Centre clips states’ wings on trains
Room for confusion: Home ministry officials
- Published 20.05.20, 2:54 AM
- Updated 20.05.20, 2:54 AM
- 2 mins read
The Union home ministry on Tuesday issued new standard operating procedures for running the Shramik Special trains for migrants, saying the railways would decide the destination and scheduled halts of these trains and effectively limiting the role of states to sending requests.
The earlier SOP the ministry had issued on May 1 had said these special trains would be run from point to point on the request of the states concerned, where the journey originates and the state that receives the migrants.
This provision has now been dropped from the new set of SOPs.
Some officials in the home ministry said Tuesday’s decision was likely to create confusion as the receiving states have to arrange for quarantine centres and transport for the incoming passengers.
According to the new SOPs issued on Tuesday, the ministry of railways (MoR) would permit the movement of Shramik Special trains in consultation with the ministry of home affairs (MHA).
“Based on the requirements of States/UTs (Union Territories), the train schedule, including stoppages and destination would be finalised by MoR. The same would be communicated by MoR to the States/UTs for making suitable arrangements for sending and receiving such stranded workers,” the new guidelines said.
The May 1 SOP had said: “The consent of receiving state shall be obtained by originating state, and a copy provided to Railways before departure of train.”
The May 19 SOPs also said the train schedules and booking of tickets shall be publicised by the railways, among a host of other operating procedures such as compulsory screening of passengers before boarding, social distancing during travel and adherence to health protocols prescribed by the destination state or Union Territory.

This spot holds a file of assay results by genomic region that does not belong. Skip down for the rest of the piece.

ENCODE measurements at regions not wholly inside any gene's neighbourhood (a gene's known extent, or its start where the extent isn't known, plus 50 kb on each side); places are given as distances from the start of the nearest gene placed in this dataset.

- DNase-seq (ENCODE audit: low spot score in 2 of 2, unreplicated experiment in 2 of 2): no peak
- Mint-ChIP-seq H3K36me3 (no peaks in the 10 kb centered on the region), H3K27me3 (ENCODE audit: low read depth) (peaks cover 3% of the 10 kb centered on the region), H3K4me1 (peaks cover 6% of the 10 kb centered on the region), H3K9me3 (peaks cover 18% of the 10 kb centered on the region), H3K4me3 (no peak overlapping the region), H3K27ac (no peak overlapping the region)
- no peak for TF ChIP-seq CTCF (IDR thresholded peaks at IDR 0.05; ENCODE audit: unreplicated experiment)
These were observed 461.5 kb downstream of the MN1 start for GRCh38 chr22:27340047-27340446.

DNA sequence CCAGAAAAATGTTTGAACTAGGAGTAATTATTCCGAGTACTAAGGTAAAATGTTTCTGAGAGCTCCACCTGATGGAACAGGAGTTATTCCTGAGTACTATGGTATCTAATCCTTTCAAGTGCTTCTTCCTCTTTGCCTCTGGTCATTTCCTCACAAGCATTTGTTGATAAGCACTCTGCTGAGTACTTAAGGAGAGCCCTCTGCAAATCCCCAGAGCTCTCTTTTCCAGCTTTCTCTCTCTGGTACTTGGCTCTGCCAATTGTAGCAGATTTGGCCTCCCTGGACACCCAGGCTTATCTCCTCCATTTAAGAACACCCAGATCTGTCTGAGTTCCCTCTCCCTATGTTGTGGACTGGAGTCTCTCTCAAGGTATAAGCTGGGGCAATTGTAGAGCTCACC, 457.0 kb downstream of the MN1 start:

Some of these guidelines were also part of the earlier SOP of May 1.
The fresh SOPs came a day after Union home secretary Ajay Bhalla wrote to states saying lack of clarity on trains and buses, coupled with rumours, had caused unrest among migrant workers.
Bhalla in his letter said “fear of COVID-19 and apprehension of loss of livelihood” were the main driving factors behind the homeward movement of migrant workers and added that the home ministry had asked for the “operation of more special trains by proactive coordination between the States and the Ministry of Railways”.
He said the ministry had directed the states to “increase the number of buses for transporting migrants, allowing entry of buses carrying migrants at inter-State borders”.
Bhalla said local authorities should designate resting points on routes with “adequate facilities for sanitation, food and health” and asked them to guide the migrants to these resting places, nearby bus terminals or railway stations by arranging transport.
“Special attention may be given to the specific requirements of women, children and elderly amongst the migrant workers…. Enlisting of the migrants with their addresses and contact numbers may be helpful in contact tracing in due course,” he said.
Bhalla’s letter comes at a time the central government has been accused of being insensitive to the country’s vast army of migrants amid wrenching visuals of hundreds of poor families walking home.